The term "turn-based strategy game" (TBS) is usually reserved for certain computer strategy games, to distinguish them from real-time computer strategy games. A player of a turn-based game is allowed a period of analysis before committing to a game action.
TBS games come in two flavors, differentiated by whether players make their plays simultaneously or take turns. The former types of games are called simultaneously-executed TBS games, with Diplomacy a notable example. The latter games fall into the player-alternated TBS games category, and are subsequently subdivided into (a) ranked, (b) round-robin start, and (c) random, the difference being the order under which players take their turns. With (a), ranked, the players take their turns in the same order every time. With (b), the first player is selected according to a round-robin policy. With (c), random, the first player is, of course, randomly selected.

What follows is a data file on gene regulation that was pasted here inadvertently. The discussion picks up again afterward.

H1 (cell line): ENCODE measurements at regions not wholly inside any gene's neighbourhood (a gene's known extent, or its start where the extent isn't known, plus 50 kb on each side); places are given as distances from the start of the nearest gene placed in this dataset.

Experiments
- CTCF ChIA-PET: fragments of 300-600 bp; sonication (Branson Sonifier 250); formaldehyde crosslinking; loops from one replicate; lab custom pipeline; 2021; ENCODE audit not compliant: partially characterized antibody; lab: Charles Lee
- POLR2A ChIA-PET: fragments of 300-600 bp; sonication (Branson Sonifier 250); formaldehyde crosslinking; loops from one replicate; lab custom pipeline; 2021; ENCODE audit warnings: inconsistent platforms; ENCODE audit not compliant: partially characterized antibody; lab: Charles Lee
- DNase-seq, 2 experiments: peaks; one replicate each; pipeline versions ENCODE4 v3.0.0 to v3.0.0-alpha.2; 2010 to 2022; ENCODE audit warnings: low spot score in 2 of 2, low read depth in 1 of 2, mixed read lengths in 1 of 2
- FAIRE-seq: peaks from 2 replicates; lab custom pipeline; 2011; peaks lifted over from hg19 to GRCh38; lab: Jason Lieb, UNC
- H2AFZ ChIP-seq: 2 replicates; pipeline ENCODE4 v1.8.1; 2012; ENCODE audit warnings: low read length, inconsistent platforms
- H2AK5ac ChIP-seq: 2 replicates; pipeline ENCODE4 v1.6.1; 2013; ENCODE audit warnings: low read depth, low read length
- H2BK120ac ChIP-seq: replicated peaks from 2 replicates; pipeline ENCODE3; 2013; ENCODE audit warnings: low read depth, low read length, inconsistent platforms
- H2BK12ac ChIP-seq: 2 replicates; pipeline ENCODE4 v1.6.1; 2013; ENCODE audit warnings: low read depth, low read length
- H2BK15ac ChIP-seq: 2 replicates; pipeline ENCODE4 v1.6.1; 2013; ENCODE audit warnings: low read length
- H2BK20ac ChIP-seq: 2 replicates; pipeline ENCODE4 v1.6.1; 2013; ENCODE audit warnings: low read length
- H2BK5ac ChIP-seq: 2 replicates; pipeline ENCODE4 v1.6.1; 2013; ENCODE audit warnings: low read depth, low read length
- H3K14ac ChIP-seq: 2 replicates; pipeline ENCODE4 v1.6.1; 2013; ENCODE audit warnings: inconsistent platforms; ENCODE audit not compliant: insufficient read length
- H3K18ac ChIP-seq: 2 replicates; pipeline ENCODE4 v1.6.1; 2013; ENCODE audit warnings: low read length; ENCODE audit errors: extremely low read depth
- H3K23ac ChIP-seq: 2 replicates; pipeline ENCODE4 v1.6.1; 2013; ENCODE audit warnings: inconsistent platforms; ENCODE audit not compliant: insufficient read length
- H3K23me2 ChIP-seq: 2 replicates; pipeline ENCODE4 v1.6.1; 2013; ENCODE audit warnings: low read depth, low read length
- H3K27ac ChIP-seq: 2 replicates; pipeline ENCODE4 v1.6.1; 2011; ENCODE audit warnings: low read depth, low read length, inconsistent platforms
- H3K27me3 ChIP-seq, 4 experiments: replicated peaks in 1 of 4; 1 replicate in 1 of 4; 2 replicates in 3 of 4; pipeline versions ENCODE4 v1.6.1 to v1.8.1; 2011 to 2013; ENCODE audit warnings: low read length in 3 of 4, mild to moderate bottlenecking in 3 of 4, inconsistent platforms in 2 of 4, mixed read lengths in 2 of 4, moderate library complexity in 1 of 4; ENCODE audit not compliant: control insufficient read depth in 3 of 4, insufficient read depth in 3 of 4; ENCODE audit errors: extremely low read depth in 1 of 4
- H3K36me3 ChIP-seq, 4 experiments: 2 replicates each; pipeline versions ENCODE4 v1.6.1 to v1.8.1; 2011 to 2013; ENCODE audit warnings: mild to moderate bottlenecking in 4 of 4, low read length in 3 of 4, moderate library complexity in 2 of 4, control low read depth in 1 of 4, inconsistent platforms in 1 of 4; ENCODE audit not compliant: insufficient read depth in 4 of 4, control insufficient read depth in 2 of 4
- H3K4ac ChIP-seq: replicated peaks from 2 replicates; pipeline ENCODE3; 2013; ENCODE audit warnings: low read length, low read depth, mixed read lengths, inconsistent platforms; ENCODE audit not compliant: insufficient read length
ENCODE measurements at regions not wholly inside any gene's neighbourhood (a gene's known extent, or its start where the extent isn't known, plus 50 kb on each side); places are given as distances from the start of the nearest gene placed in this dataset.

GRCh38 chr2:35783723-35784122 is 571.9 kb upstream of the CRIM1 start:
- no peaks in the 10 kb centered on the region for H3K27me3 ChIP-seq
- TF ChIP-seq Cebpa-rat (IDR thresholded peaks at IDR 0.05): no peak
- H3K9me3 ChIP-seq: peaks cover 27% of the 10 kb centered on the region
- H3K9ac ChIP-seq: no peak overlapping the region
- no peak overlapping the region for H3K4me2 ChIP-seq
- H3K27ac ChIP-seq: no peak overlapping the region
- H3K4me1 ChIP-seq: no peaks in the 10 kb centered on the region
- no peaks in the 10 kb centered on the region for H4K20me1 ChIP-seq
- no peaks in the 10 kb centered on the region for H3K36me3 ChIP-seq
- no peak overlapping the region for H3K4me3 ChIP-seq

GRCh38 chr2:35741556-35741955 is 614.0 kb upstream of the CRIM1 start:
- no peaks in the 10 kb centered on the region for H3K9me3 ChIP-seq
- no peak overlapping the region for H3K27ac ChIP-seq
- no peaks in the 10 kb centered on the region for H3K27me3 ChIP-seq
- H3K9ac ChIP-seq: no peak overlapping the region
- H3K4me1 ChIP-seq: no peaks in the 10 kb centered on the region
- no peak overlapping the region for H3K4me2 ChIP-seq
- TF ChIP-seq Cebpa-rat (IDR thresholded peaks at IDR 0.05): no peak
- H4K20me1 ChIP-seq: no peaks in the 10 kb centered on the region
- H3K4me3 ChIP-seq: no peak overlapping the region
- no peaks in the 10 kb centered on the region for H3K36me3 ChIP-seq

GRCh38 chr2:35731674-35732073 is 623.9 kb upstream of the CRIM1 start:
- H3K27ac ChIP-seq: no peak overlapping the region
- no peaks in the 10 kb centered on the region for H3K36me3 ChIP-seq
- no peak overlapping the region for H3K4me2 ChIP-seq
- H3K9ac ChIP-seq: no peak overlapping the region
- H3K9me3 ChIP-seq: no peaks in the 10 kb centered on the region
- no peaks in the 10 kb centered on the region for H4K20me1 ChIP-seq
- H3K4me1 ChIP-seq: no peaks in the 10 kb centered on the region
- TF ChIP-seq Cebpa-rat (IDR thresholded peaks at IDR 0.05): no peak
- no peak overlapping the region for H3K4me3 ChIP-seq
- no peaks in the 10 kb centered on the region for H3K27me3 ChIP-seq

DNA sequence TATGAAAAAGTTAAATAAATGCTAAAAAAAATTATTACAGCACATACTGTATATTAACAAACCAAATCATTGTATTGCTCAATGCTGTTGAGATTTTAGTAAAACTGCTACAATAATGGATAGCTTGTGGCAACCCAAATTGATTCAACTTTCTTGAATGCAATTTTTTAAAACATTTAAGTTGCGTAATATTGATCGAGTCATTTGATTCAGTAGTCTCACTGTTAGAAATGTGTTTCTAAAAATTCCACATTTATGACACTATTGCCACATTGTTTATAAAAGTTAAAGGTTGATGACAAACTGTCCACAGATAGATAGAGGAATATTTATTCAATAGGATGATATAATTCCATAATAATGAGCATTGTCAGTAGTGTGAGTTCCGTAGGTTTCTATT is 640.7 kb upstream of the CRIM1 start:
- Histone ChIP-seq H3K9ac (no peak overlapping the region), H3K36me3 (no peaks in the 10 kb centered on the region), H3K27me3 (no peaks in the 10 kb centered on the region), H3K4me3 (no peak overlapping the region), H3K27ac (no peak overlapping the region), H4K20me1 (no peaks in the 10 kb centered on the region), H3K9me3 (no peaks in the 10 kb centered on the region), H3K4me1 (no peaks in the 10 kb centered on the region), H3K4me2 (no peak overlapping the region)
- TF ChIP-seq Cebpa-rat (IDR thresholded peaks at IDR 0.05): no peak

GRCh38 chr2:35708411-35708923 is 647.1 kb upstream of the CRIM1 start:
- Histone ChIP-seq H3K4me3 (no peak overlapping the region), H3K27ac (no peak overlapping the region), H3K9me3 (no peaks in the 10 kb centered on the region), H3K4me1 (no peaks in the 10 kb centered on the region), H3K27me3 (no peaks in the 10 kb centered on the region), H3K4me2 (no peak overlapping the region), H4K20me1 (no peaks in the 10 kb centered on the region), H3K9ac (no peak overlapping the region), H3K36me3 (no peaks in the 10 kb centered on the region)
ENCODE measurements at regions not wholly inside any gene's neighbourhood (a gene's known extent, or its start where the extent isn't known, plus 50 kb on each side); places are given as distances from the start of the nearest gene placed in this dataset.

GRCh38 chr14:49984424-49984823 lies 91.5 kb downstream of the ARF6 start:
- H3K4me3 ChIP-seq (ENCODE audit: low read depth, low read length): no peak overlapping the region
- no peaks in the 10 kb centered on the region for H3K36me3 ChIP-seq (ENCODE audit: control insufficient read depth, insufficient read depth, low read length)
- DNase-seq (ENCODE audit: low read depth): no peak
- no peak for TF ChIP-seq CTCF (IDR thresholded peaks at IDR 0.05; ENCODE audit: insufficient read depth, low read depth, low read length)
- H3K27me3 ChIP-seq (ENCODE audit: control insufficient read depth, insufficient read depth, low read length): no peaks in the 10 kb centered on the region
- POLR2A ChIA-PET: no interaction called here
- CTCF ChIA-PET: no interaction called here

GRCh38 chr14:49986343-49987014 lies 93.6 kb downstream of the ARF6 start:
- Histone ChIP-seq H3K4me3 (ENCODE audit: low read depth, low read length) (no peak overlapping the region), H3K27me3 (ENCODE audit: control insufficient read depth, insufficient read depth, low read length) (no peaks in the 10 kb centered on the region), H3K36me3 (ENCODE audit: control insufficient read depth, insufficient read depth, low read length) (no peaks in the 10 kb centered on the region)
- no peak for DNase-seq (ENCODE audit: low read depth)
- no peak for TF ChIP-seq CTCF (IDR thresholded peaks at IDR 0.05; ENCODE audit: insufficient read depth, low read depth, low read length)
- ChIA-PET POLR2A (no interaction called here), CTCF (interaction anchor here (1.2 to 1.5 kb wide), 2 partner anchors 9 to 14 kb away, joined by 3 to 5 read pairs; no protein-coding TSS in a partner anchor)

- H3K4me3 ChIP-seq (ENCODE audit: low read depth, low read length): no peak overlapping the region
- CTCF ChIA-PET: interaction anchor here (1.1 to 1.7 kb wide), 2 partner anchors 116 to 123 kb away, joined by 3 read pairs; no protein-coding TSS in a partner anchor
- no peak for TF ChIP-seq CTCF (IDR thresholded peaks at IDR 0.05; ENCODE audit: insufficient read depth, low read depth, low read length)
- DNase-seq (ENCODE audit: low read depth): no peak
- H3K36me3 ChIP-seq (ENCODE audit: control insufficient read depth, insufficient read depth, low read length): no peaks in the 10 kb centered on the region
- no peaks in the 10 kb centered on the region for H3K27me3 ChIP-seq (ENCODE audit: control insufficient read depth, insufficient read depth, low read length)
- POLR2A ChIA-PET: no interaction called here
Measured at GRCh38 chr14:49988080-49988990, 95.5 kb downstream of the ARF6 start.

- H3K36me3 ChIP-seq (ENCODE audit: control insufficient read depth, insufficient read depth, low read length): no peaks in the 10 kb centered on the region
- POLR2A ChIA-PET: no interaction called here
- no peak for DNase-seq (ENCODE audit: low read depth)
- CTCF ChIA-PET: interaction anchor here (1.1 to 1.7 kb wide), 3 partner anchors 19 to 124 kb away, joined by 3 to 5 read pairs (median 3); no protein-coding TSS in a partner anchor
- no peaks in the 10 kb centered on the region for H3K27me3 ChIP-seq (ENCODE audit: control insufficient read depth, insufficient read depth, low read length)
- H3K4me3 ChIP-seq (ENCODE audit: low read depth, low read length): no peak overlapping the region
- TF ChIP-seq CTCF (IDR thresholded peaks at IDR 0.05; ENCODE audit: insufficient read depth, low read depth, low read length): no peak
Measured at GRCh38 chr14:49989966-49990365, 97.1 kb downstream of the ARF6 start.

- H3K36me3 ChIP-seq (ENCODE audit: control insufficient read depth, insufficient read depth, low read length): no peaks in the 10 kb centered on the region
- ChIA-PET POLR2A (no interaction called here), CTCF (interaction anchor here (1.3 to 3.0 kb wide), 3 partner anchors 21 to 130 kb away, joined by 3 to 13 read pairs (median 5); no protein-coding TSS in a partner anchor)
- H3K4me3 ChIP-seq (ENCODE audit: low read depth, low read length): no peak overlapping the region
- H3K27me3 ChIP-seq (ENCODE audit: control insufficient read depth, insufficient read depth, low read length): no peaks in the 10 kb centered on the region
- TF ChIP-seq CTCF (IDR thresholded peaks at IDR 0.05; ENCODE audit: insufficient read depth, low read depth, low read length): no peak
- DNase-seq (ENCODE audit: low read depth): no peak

Almost all non-computer strategy games are turn-based; however, the personal computer game market trend has lately inclined more towards real-time games. Some recent games feature a mix of both real-time and turn-based elements thrown together.